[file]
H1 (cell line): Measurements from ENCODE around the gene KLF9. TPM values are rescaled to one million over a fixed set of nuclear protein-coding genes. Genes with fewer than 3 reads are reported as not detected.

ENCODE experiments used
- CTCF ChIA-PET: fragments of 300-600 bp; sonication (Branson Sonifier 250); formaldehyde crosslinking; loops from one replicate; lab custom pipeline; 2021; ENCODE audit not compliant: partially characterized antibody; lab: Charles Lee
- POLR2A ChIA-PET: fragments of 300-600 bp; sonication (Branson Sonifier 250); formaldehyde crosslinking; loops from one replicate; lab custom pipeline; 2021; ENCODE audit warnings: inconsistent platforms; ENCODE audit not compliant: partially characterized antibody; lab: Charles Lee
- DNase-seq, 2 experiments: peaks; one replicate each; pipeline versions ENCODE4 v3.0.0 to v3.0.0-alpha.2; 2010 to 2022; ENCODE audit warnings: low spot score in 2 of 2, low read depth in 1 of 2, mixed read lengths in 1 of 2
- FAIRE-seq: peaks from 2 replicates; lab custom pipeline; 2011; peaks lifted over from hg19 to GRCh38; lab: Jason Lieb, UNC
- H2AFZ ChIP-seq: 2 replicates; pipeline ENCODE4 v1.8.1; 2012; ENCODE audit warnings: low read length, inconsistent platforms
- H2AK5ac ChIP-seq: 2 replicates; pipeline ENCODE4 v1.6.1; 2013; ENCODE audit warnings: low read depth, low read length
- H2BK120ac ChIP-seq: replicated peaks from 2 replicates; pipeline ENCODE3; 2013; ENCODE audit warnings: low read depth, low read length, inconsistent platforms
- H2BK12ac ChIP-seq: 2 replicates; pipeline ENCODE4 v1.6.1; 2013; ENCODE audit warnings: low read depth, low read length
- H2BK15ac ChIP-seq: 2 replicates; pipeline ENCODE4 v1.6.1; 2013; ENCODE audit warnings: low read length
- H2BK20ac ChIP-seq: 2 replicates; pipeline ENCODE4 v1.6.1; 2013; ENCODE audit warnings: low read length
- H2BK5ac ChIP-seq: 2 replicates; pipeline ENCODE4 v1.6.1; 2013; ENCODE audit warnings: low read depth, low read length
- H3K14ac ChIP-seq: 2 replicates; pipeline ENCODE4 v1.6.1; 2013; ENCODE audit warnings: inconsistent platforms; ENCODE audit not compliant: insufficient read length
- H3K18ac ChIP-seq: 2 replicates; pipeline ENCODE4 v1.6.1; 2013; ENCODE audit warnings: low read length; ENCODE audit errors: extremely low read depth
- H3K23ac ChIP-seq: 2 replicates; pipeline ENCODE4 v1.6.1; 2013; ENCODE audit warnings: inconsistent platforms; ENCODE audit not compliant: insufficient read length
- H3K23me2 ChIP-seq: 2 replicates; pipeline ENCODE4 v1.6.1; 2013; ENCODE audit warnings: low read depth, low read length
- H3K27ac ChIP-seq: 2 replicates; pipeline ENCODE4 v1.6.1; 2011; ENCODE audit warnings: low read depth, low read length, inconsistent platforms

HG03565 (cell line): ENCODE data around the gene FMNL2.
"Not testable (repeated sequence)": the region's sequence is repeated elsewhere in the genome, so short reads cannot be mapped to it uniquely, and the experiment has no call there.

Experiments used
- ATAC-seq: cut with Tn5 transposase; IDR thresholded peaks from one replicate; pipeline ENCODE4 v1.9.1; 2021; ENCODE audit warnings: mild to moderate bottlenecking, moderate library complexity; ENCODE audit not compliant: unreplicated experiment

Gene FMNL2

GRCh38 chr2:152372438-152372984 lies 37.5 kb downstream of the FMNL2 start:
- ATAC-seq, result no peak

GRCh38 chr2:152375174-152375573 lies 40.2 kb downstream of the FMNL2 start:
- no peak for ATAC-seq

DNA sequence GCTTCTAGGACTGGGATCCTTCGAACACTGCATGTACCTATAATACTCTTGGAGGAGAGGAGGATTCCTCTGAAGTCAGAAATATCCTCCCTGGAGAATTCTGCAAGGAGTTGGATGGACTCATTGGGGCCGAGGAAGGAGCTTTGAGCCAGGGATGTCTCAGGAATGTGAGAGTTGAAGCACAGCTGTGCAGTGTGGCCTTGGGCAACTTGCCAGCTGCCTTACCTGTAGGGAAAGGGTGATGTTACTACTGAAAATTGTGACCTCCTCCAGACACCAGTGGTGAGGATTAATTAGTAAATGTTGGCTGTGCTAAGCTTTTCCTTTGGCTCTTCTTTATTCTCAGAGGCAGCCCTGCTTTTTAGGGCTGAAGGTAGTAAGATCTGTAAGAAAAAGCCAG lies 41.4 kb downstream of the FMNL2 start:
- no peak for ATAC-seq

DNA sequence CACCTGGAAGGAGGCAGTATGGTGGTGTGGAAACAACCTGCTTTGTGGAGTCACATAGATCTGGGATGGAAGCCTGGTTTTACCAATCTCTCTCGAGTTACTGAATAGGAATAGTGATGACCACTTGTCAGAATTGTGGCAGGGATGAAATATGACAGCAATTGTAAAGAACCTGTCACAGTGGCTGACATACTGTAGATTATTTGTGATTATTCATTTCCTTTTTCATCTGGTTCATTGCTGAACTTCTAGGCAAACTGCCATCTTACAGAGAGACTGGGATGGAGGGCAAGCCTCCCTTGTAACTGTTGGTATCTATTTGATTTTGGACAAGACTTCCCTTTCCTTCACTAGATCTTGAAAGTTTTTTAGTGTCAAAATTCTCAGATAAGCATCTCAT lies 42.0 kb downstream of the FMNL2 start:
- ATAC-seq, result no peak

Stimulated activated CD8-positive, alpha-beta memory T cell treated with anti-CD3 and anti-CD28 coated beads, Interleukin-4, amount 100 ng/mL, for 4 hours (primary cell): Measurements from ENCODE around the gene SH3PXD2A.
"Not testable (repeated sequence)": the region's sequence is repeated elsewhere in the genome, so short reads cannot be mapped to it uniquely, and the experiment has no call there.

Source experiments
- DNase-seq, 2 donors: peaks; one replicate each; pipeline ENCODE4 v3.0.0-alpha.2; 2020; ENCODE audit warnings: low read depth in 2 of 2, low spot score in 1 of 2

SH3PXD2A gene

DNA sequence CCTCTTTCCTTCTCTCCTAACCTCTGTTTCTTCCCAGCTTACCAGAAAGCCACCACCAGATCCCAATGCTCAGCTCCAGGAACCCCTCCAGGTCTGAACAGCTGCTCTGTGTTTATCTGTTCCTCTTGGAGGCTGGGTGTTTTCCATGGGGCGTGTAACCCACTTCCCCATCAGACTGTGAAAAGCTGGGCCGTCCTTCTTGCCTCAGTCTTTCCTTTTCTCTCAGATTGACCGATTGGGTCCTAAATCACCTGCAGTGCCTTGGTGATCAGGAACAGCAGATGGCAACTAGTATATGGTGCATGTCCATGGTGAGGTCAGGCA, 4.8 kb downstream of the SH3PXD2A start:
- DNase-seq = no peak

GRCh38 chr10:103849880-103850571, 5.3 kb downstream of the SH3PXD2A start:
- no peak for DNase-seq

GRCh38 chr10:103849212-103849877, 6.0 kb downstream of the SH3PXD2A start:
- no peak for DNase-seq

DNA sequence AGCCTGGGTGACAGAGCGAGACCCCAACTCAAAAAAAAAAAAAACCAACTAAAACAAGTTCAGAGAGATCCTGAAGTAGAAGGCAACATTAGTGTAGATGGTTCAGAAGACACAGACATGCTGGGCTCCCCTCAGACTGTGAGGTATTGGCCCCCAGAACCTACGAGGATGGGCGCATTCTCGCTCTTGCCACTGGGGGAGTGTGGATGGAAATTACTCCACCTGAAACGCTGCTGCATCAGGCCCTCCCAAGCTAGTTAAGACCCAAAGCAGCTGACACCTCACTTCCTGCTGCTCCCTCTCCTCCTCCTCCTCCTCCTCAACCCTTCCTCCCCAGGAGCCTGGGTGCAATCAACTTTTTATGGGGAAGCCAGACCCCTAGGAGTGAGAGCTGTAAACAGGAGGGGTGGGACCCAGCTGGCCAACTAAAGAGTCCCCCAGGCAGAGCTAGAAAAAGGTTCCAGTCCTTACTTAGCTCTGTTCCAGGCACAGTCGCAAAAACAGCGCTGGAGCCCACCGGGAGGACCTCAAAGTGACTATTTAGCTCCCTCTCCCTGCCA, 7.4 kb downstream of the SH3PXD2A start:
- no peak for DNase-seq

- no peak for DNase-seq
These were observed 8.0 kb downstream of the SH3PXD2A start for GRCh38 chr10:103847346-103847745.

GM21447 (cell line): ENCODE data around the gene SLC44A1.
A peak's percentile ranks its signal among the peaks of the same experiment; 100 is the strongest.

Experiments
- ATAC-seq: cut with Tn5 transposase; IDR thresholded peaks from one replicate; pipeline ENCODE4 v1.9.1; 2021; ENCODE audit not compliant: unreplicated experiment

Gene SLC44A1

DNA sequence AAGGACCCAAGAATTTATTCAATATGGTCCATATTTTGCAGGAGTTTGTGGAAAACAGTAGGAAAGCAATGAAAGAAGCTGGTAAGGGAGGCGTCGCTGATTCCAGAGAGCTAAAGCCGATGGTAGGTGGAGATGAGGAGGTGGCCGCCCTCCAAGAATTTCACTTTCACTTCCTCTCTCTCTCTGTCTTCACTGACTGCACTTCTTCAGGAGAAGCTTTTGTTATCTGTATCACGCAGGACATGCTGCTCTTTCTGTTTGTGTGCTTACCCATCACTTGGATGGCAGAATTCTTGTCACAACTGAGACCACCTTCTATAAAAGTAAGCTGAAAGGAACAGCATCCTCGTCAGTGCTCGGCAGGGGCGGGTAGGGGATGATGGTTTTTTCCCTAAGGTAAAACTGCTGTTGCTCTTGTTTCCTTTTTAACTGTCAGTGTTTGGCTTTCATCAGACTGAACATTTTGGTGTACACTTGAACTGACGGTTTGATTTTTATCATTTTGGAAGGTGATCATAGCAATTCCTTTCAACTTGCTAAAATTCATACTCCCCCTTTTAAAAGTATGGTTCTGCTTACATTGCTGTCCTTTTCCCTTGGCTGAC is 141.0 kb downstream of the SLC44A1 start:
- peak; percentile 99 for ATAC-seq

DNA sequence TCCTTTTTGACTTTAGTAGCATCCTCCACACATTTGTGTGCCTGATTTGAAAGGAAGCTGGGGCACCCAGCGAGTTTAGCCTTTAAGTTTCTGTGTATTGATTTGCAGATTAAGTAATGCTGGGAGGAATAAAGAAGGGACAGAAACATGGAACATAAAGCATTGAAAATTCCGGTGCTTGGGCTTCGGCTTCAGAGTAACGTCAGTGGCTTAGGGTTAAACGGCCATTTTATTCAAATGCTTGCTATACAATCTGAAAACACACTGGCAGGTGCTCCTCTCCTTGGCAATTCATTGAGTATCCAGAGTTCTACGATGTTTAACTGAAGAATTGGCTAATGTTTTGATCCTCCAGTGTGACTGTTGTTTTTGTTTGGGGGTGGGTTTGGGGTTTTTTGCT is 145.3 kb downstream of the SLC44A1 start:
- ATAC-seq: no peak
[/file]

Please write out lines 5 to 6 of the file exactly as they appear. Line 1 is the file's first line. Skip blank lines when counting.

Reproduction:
- DNase-seq, 2 experiments: peaks; one replicate each; pipeline versions ENCODE4 v3.0.0 to v3.0.0-alpha.2; 2010 to 2022; ENCODE audit warnings: low spot score in 2 of 2, low read depth in 1 of 2, mixed read lengths in 1 of 2
- FAIRE-seq: peaks from 2 replicates; lab custom pipeline; 2011; peaks lifted over from hg19 to GRCh38; lab: Jason Lieb, UNC